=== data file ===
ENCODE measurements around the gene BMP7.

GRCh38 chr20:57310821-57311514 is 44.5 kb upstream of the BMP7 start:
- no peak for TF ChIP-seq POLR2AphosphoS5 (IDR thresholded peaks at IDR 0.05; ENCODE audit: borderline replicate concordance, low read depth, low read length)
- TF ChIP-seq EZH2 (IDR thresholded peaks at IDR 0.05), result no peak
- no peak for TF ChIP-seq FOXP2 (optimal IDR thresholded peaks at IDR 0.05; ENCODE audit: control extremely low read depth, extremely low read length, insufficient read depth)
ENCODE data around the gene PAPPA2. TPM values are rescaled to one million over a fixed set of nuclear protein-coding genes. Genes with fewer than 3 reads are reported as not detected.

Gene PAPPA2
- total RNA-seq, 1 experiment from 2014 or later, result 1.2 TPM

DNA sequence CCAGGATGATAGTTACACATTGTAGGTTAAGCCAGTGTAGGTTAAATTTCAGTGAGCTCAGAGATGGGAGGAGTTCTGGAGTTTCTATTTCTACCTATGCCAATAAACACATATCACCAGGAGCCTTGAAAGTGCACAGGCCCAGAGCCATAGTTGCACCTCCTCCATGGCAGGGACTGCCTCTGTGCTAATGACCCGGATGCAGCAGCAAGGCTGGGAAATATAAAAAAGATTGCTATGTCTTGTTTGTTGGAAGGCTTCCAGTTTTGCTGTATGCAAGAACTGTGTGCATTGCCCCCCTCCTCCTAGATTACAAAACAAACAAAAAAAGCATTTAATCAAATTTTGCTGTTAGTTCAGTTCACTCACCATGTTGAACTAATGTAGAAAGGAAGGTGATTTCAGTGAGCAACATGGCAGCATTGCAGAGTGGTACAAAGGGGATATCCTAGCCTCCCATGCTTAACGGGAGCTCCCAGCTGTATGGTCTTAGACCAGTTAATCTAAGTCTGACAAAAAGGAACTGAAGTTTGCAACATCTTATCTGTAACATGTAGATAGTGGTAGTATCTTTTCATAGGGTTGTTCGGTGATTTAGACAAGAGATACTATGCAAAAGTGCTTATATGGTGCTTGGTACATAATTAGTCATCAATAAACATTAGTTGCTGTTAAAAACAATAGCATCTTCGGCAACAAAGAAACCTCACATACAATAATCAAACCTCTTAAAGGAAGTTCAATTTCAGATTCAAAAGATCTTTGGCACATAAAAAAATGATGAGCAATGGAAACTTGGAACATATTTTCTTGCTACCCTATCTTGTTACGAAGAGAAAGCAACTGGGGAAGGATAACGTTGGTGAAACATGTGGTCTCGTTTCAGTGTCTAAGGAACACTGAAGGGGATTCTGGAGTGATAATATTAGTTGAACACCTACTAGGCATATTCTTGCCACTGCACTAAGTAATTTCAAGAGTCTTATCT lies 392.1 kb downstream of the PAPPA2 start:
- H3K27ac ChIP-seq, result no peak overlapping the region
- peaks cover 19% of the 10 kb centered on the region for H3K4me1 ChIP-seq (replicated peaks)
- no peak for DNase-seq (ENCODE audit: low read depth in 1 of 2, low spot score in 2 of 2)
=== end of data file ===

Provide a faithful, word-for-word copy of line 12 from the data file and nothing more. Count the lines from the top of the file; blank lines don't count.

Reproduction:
- no peak for DNase-seq (ENCODE audit: low read depth in 1 of 2, low spot score in 2 of 2)